Oshawa is an interesting golf course. It’s just far enough from Toronto to be in another city yet close enough to be considered the GTA. The old adage we’re all familiar with is ‘location is everything;’ Oshawa has location, but it’s not only about location, especially when it comes to golf courses.
Thankfully Oshawa also features one of the more interesting properties in Southern Ontario taking full advantage of the Oshawa Valley and the banks of the Oshawa Creek. Priding itself on its history and being a Stanley Thompson design, there’s no doubt the course has a very classic feel. The layout is very intimate with tees and greens near to one another, and though you may feel a little snug in spots, who says a golfer isn’t supposed to feel a little snug sometimes? It’s all a part of that old school charm that many modern courses tend to lack.
Maxing out at 6,600 yards, the small, sloping, well-bunkered greens are what make up much of the courses defense. Many of them are raised and others are placed on natural plateaus or cut into hillsides. A few, like 11 and 13, feature false fronts and are particularly memorable. Most of the greens at Oshawa have some really interesting slopes that at times require special attention be paid to the surrounding land forms to read correctly.
There are some very strong holes here including two very good back-to-back short par-4s at 9 and 10. The former taking advantage of a fairway running down into a valley and the latter a diagonal ridge running through the fairway. The 10th also features exquisite bunkering creating a visual effect that may have golfers feeling less confident than they should be at this point in their round.
One of Oshawa’s defining features is its variety. The land allows for this and the layout takes advantage of even the smallest natural features. Take for example the aforementioned valley at the 9th hole. The same valley transforms itself into a depression that cuts across to the neighbouring par-5 4th fairway. Here, it’s located just in front of the green creating what is one of the most interesting green sites on the course with a plateau that would impress even the most casual golfers in boldness.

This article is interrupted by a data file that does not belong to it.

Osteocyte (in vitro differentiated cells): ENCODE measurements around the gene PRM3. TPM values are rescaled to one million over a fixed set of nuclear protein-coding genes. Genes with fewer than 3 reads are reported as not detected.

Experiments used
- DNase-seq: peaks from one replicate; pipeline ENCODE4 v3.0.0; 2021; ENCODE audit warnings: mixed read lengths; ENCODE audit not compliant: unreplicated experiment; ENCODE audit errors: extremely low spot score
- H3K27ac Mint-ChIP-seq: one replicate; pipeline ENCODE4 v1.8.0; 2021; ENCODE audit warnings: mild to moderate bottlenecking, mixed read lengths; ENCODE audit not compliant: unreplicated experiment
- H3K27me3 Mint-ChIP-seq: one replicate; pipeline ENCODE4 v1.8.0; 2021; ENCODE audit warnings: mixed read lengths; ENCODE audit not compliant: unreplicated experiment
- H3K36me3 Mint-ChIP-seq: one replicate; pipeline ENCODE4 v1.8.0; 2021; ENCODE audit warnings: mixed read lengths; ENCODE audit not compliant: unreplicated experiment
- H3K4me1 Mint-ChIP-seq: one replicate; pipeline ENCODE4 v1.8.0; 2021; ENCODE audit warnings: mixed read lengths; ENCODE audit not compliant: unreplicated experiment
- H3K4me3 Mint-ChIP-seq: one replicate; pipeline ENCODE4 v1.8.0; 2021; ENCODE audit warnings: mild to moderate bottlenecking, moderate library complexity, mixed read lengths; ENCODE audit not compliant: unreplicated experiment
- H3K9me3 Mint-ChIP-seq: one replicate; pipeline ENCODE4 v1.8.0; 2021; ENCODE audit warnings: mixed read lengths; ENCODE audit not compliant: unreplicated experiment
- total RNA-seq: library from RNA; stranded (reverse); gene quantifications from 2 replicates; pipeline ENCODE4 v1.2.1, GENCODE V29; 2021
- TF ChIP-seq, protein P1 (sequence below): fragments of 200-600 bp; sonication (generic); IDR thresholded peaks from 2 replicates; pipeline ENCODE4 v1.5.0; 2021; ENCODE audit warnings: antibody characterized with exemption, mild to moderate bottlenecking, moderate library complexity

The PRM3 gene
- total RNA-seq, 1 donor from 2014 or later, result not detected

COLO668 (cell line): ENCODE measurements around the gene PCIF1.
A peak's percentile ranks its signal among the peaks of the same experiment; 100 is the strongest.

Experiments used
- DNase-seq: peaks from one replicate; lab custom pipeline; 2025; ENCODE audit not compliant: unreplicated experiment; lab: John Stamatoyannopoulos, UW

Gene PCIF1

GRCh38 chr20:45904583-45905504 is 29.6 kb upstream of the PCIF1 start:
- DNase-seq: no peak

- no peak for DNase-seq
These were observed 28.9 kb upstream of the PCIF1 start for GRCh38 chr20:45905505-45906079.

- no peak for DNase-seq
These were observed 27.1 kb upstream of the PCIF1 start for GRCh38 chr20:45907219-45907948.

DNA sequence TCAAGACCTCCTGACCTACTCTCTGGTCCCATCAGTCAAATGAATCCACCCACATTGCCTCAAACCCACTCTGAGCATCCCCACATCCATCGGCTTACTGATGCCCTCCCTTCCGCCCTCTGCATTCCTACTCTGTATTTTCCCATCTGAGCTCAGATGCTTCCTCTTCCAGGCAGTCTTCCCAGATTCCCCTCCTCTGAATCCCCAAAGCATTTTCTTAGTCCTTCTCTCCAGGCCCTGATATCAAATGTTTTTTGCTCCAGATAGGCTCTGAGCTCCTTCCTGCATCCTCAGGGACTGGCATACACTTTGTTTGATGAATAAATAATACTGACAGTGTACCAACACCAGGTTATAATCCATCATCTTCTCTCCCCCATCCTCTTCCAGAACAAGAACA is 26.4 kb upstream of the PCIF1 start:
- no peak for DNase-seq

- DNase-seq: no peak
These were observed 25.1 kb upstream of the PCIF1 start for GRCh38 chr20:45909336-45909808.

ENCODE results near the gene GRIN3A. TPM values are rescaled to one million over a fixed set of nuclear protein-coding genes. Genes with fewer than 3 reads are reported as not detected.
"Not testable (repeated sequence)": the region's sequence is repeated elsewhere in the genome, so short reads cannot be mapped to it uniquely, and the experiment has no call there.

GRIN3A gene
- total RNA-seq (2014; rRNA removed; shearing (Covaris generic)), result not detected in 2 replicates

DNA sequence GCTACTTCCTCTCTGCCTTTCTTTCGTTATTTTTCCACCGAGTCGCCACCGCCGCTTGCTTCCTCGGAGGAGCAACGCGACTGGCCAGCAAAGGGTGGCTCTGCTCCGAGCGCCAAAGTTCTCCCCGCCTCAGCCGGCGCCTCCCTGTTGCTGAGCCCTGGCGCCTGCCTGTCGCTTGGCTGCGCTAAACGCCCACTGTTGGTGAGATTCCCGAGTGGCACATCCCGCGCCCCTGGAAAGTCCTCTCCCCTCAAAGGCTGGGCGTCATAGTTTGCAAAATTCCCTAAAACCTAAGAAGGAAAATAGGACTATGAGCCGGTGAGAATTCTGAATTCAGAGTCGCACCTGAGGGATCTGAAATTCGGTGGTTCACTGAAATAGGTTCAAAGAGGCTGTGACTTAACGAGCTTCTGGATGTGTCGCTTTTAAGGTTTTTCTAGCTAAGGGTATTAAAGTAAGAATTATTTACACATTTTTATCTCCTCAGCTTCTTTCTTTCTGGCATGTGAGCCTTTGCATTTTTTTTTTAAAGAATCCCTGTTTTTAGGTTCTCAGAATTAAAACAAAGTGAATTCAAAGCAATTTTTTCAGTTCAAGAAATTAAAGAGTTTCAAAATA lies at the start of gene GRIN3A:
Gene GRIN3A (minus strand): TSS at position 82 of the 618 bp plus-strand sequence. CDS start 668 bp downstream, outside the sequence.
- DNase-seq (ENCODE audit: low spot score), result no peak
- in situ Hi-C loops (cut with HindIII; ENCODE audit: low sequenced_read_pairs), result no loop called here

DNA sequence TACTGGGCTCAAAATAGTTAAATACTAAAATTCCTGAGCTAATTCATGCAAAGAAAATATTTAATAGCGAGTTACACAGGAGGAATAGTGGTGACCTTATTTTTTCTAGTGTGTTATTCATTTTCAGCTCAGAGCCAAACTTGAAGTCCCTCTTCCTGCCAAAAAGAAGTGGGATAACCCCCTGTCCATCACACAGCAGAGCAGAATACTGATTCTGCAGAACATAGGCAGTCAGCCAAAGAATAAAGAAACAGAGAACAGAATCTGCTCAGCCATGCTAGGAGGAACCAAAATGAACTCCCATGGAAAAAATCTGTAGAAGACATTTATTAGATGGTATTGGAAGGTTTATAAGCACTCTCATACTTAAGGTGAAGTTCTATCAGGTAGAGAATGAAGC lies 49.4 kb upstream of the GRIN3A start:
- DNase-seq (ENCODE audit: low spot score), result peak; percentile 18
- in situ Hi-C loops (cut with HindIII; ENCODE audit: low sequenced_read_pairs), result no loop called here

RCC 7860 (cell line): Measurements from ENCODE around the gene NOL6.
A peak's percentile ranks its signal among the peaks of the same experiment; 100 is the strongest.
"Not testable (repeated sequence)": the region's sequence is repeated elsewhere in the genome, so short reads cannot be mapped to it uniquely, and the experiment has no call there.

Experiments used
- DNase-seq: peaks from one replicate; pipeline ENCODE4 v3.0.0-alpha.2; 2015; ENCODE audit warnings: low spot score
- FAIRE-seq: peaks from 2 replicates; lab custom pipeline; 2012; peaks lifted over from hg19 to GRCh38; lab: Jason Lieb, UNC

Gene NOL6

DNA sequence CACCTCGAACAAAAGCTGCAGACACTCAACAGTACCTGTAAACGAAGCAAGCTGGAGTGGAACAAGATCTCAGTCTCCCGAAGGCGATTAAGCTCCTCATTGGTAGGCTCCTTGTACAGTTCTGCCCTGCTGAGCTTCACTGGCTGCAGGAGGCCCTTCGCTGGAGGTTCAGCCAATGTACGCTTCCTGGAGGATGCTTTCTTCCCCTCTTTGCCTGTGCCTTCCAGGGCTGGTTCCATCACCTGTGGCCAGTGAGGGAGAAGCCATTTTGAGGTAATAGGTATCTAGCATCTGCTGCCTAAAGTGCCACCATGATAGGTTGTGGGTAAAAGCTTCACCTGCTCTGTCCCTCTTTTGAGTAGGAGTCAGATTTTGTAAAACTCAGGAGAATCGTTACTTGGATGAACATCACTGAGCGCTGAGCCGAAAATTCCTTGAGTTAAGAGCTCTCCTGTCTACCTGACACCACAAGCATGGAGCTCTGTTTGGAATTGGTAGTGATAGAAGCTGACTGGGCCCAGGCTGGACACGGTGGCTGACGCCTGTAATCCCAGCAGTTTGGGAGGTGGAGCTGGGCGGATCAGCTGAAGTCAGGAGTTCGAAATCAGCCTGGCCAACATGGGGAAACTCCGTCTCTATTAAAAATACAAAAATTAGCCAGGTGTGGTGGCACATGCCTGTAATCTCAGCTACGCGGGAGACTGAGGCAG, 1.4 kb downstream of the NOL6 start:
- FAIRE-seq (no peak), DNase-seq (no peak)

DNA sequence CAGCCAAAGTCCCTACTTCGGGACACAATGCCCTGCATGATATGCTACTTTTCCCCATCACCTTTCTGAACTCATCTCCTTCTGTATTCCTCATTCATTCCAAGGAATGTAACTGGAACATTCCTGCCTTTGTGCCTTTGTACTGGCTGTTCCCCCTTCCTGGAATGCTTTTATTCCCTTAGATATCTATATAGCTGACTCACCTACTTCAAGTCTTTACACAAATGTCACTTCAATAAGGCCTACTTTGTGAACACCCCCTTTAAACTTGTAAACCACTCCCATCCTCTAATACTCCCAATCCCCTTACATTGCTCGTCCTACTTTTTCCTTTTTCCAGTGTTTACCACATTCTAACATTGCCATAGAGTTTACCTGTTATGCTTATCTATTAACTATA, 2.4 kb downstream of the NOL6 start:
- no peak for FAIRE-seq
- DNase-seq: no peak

The par-3s are another strong point. There are four in total, all playing in different directions, and they range from the short and dangerous plateau-to-plateau 132 yard 3rd hole to the mammoth 232 yard 5th. Oshawa finishes on a strong par-3 that sits just below the clubhouse and crosses over the Oshawa Creek.
A previous profile on the golf course suggested some tree work would be in order. This remains true in a few select places like the 4th tee, but most of the holes didn’t seem nearly as problematic on return play. For example, it was said that 16 was encroached by trees. They do come into play from the tee, but on repeat play the hole is more strategic than those focusing solely on the trees would suggest. It became clear the play is to the left and either short of the trees or past. Once you make that decision, it’s hard not to be enamored with the holes great green site elevated from the fairway and cut into the hillside at the end of the dogleg right.
Overall Oshawa was a big surprise with some absolutely great holes that we didn’t even mention like the par-4 2nd, which traverses a diagonal ridge, and the curving par-5 15th. It’s located in the centre of a city, it’s a great walk through a beautifully natural setting and conditions all around were on par with the best we have seen this season, a tough one at that. They are currently in the process of making what we consider to be major improvements to the clubhouse in order to bring it in line with some of the areas top tier facilities and also allow them to provide the levels of service expected of an elite club. Once done, members and their guests will enjoy a beautiful patio overlooking the 18th hole in the valley below where we know a few matches will be on the line (ours was).
We could all be happy campers if we were able to call a golf course like Oshawa home.
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